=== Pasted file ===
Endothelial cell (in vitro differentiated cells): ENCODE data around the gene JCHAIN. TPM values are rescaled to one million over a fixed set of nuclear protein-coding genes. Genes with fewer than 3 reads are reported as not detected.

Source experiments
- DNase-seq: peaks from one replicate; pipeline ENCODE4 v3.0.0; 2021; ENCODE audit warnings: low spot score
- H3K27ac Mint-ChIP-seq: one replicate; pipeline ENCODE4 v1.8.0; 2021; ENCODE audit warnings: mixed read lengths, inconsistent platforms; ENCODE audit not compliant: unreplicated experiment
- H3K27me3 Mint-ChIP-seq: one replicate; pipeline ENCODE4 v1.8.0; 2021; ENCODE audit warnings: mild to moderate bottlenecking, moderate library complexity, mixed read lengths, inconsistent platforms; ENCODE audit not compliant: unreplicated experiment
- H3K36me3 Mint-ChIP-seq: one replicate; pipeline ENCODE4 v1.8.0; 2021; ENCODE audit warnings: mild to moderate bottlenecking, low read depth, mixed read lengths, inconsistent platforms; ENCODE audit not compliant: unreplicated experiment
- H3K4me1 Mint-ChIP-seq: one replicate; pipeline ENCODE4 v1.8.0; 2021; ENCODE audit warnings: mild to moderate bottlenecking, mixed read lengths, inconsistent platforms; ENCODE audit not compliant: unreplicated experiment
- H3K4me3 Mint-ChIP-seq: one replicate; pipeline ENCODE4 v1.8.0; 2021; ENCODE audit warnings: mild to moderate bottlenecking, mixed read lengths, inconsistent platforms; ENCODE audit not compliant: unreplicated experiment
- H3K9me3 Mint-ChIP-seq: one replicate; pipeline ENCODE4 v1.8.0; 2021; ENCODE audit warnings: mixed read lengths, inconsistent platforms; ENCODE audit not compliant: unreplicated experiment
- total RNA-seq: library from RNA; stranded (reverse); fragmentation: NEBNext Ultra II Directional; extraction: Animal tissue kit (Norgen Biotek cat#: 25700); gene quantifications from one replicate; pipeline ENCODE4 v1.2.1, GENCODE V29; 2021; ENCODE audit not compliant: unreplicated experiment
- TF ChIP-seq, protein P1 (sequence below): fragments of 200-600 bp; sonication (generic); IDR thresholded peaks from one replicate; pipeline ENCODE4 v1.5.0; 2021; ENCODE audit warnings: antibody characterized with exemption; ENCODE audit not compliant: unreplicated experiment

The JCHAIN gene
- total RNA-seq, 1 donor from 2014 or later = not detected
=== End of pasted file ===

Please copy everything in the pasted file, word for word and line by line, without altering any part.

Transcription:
Endothelial cell (in vitro differentiated cells): ENCODE data around the gene JCHAIN. TPM values are rescaled to one million over a fixed set of nuclear protein-coding genes. Genes with fewer than 3 reads are reported as not detected.

Source experiments
- DNase-seq: peaks from one replicate; pipeline ENCODE4 v3.0.0; 2021; ENCODE audit warnings: low spot score
- H3K27ac Mint-ChIP-seq: one replicate; pipeline ENCODE4 v1.8.0; 2021; ENCODE audit warnings: mixed read lengths, inconsistent platforms; ENCODE audit not compliant: unreplicated experiment
- H3K27me3 Mint-ChIP-seq: one replicate; pipeline ENCODE4 v1.8.0; 2021; ENCODE audit warnings: mild to moderate bottlenecking, moderate library complexity, mixed read lengths, inconsistent platforms; ENCODE audit not compliant: unreplicated experiment
- H3K36me3 Mint-ChIP-seq: one replicate; pipeline ENCODE4 v1.8.0; 2021; ENCODE audit warnings: mild to moderate bottlenecking, low read depth, mixed read lengths, inconsistent platforms; ENCODE audit not compliant: unreplicated experiment
- H3K4me1 Mint-ChIP-seq: one replicate; pipeline ENCODE4 v1.8.0; 2021; ENCODE audit warnings: mild to moderate bottlenecking, mixed read lengths, inconsistent platforms; ENCODE audit not compliant: unreplicated experiment
- H3K4me3 Mint-ChIP-seq: one replicate; pipeline ENCODE4 v1.8.0; 2021; ENCODE audit warnings: mild to moderate bottlenecking, mixed read lengths, inconsistent platforms; ENCODE audit not compliant: unreplicated experiment
- H3K9me3 Mint-ChIP-seq: one replicate; pipeline ENCODE4 v1.8.0; 2021; ENCODE audit warnings: mixed read lengths, inconsistent platforms; ENCODE audit not compliant: unreplicated experiment
- total RNA-seq: library from RNA; stranded (reverse); fragmentation: NEBNext Ultra II Directional; extraction: Animal tissue kit (Norgen Biotek cat#: 25700); gene quantifications from one replicate; pipeline ENCODE4 v1.2.1, GENCODE V29; 2021; ENCODE audit not compliant: unreplicated experiment
- TF ChIP-seq, protein P1 (sequence below): fragments of 200-600 bp; sonication (generic); IDR thresholded peaks from one replicate; pipeline ENCODE4 v1.5.0; 2021; ENCODE audit warnings: antibody characterized with exemption; ENCODE audit not compliant: unreplicated experiment

The JCHAIN gene
- total RNA-seq, 1 donor from 2014 or later = not detected